Singh was not decided until after the BIA had already considered Parlak's claims and issued its decision, so presumably the government contends that Parlak should have filed a motion to reconsider with the BIA. But “[s]uch motions, as a general rule, need not be filed to exhaust administrative remedies.” Perkovic v. INS, 33 F.3d 615, 620 (6th Cir.1994) (internal citation omitted). Therefore, we will address the merits of Parlak's argument that the BIA applied the wrong legal standard in finding Parlak removable pursuant to § 1182(a)(6)(C)(i).
The BIA affirmed the IJ's finding that Parlak was removable pursuant to § 1182(a)(6)(C)(i) for his willful misrepresentation. The IJ interpreted § 1182(a)(6)(C)(i) as requiring that a willful misrepresentation be “deliberate and voluntary,” but need not include an “intent to deceive.” Parlak contends that Singh held that fraud or willful misrepresentation pursuant to § 1182(a)(6)(C)(i) requires a finding of an “intent to deceive.” But Singh does not go so far.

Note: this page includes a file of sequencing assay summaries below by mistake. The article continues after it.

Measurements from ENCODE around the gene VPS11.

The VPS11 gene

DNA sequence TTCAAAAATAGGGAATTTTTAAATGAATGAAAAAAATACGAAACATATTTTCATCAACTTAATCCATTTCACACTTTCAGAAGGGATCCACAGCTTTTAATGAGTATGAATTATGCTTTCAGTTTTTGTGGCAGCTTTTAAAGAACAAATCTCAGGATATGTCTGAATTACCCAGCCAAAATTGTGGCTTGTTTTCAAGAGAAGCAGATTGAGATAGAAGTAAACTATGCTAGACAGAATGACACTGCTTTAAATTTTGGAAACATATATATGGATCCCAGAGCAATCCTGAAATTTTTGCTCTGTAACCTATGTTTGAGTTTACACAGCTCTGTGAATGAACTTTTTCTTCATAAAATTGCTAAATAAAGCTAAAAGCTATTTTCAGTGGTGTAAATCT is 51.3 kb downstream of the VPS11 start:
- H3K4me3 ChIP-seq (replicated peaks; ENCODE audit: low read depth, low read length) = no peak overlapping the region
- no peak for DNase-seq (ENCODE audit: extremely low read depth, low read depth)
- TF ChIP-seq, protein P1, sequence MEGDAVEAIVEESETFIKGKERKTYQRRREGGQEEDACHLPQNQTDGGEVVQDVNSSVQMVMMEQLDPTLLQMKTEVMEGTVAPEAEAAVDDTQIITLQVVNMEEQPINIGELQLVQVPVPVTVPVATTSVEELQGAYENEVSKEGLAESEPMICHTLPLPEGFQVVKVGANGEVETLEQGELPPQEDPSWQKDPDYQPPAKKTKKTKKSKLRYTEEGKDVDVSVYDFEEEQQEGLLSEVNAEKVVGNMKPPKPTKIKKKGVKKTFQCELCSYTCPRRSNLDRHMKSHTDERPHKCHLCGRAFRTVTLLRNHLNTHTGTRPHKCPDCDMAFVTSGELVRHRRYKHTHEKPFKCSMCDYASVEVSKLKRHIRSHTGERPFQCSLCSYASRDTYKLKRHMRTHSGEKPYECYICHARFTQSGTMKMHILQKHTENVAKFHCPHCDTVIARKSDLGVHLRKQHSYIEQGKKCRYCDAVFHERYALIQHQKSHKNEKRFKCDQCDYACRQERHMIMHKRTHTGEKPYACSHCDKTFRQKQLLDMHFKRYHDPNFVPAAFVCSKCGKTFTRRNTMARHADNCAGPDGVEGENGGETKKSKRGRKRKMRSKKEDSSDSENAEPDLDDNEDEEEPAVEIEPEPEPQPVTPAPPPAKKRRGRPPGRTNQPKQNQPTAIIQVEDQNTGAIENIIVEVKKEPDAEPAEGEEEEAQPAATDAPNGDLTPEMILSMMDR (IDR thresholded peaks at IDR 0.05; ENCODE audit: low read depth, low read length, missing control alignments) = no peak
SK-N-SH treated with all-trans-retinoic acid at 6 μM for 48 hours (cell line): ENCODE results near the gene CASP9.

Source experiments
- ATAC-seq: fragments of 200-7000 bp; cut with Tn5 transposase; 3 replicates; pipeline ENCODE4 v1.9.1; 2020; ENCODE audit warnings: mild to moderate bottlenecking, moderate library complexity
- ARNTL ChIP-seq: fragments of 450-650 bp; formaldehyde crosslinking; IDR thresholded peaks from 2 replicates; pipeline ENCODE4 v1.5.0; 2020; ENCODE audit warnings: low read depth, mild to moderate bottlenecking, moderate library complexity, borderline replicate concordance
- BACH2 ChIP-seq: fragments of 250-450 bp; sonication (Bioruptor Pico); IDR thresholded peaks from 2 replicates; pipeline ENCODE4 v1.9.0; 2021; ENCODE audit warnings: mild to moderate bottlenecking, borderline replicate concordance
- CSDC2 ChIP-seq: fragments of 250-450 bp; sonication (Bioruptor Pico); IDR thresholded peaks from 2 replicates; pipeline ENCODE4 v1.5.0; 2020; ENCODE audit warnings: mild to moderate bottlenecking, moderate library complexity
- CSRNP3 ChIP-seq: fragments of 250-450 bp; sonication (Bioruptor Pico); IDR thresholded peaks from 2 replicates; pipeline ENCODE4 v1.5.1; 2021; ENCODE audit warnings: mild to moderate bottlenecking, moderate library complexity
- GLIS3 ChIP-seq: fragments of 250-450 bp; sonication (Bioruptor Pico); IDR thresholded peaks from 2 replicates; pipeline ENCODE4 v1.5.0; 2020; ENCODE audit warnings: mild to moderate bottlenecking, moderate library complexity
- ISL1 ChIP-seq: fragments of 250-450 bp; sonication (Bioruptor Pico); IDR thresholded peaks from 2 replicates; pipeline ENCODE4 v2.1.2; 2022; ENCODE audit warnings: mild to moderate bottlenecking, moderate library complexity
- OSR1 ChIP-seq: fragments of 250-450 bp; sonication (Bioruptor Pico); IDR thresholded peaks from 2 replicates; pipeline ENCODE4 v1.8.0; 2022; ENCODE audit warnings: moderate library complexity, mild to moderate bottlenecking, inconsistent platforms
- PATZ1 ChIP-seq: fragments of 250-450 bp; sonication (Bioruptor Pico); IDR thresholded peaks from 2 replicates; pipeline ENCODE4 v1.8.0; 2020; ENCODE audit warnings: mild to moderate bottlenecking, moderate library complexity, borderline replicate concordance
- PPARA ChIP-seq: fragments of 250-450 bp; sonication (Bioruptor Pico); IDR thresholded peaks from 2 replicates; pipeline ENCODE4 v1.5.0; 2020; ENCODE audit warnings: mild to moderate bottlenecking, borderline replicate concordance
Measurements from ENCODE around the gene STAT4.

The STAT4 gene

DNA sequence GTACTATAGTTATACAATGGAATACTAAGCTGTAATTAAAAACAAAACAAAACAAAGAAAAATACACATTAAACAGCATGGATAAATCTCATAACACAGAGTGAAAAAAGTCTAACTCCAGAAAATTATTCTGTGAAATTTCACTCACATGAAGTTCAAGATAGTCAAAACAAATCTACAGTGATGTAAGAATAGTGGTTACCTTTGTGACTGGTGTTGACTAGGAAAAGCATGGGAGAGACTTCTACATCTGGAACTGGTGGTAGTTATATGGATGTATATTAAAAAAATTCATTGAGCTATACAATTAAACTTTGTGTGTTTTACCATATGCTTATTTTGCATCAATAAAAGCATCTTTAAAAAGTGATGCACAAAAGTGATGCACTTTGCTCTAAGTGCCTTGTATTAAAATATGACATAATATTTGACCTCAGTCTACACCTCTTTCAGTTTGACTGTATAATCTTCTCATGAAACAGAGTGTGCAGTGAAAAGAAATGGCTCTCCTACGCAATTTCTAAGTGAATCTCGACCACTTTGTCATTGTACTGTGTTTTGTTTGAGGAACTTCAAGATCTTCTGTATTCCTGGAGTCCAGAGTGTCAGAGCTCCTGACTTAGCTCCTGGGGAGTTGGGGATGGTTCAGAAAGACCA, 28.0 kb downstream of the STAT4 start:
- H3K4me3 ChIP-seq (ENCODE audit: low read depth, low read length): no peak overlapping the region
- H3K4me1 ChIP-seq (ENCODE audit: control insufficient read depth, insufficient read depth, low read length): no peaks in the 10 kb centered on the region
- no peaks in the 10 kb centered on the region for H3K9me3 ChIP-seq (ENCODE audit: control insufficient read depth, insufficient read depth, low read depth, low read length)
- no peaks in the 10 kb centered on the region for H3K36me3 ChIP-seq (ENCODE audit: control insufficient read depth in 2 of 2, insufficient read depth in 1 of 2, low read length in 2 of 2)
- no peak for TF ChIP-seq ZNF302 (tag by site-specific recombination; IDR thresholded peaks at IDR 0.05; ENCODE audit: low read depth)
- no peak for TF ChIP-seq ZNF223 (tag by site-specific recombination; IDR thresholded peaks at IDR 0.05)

Other courts of appeals and the BIA have consistently held that § 1182(a)(6)(C)(i) contains two alternative bases for removability: (1) fraud; or (2) willful misrepresentation of a material fact. See Mwongera v. INS, 187 F.3d 323, 330 (3rd Cir.1999); Witter v. INS, 113 F.3d 549, 554 (5th Cir.1997); Matter of Kai Hing Hui, 15 I & N Dec. 288, 289-90 (BIA 1975). While fraud requires an intent to deceive, willful misrepresentation of a material fact does not. See Mwongera, 187 F.3d at 330; Forbes v. INS, 48 F.3d 439, 442 (9th Cir.1995); In re Tijam, 22 I & N Dec. 408, 424-25 (BIA 1998) (concurring and dissenting op.) (“Fraud requires that the respondent know the falsity of his or her statement, intend to deceive the Government official, and succeed in this deception,” whereas for a “misrepresentation” “a specific intent to deceive is not necessary.”). In Mwongera, upon which the IJ in this case relied, the Third Circuit confirmed this dichotomy while rejecting an argument similar to Parlak's: